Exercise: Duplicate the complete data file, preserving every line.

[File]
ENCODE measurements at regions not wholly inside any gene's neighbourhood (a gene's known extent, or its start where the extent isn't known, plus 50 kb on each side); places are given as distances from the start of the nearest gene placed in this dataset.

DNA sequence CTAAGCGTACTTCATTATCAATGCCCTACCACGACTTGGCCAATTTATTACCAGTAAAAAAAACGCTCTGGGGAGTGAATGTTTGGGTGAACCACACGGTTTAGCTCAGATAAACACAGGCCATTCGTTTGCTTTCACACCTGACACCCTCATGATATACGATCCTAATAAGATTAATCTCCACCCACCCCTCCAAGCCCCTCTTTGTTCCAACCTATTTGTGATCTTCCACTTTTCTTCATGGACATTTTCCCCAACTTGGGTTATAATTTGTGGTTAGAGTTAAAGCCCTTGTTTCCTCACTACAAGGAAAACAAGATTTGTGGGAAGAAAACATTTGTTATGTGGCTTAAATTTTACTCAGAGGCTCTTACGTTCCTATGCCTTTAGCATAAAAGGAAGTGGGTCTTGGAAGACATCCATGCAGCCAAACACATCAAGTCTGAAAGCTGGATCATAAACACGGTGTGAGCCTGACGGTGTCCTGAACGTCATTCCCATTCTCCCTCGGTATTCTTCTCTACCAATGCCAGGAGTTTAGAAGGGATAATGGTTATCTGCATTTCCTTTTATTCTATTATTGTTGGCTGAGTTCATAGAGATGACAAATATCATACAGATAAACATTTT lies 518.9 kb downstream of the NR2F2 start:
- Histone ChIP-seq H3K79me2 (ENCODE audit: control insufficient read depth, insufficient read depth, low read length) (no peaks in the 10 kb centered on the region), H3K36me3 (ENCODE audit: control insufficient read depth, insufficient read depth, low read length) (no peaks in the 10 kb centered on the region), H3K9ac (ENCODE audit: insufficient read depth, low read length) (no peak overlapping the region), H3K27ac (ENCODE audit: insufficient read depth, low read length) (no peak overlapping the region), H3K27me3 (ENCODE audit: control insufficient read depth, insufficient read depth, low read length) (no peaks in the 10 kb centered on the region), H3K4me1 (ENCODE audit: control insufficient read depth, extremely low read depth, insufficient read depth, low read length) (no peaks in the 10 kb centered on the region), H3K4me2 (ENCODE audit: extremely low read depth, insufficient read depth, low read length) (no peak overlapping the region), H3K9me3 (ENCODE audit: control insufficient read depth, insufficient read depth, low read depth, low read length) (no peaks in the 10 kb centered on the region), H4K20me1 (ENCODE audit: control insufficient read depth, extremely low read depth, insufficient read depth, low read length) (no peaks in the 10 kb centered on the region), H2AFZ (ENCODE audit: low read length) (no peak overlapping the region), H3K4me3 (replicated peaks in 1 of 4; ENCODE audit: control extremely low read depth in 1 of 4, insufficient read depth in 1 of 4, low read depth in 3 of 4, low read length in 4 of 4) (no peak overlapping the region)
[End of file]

ENCODE measurements at regions not wholly inside any gene's neighbourhood (a gene's known extent, or its start where the extent isn't known, plus 50 kb on each side); places are given as distances from the start of the nearest gene placed in this dataset.

DNA sequence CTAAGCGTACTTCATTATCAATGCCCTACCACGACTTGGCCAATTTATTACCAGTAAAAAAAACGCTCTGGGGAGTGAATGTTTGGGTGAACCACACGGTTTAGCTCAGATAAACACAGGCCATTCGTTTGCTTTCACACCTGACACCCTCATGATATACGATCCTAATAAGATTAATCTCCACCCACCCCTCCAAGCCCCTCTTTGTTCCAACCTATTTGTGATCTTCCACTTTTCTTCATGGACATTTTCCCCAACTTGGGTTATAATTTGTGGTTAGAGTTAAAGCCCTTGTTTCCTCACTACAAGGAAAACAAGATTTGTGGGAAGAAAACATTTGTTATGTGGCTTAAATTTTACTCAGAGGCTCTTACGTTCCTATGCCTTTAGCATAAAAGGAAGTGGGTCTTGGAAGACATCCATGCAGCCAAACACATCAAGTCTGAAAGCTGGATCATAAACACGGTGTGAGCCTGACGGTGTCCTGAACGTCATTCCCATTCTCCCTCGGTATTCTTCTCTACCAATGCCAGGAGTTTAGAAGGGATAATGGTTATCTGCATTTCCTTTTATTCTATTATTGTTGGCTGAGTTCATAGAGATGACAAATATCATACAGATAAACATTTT lies 518.9 kb downstream of the NR2F2 start:
- Histone ChIP-seq H3K79me2 (ENCODE audit: control insufficient read depth, insufficient read depth, low read length) (no peaks in the 10 kb centered on the region), H3K36me3 (ENCODE audit: control insufficient read depth, insufficient read depth, low read length) (no peaks in the 10 kb centered on the region), H3K9ac (ENCODE audit: insufficient read depth, low read length) (no peak overlapping the region), H3K27ac (ENCODE audit: insufficient read depth, low read length) (no peak overlapping the region), H3K27me3 (ENCODE audit: control insufficient read depth, insufficient read depth, low read length) (no peaks in the 10 kb centered on the region), H3K4me1 (ENCODE audit: control insufficient read depth, extremely low read depth, insufficient read depth, low read length) (no peaks in the 10 kb centered on the region), H3K4me2 (ENCODE audit: extremely low read depth, insufficient read depth, low read length) (no peak overlapping the region), H3K9me3 (ENCODE audit: control insufficient read depth, insufficient read depth, low read depth, low read length) (no peaks in the 10 kb centered on the region), H4K20me1 (ENCODE audit: control insufficient read depth, extremely low read depth, insufficient read depth, low read length) (no peaks in the 10 kb centered on the region), H2AFZ (ENCODE audit: low read length) (no peak overlapping the region), H3K4me3 (replicated peaks in 1 of 4; ENCODE audit: control extremely low read depth in 1 of 4, insufficient read depth in 1 of 4, low read depth in 3 of 4, low read length in 4 of 4) (no peak overlapping the region)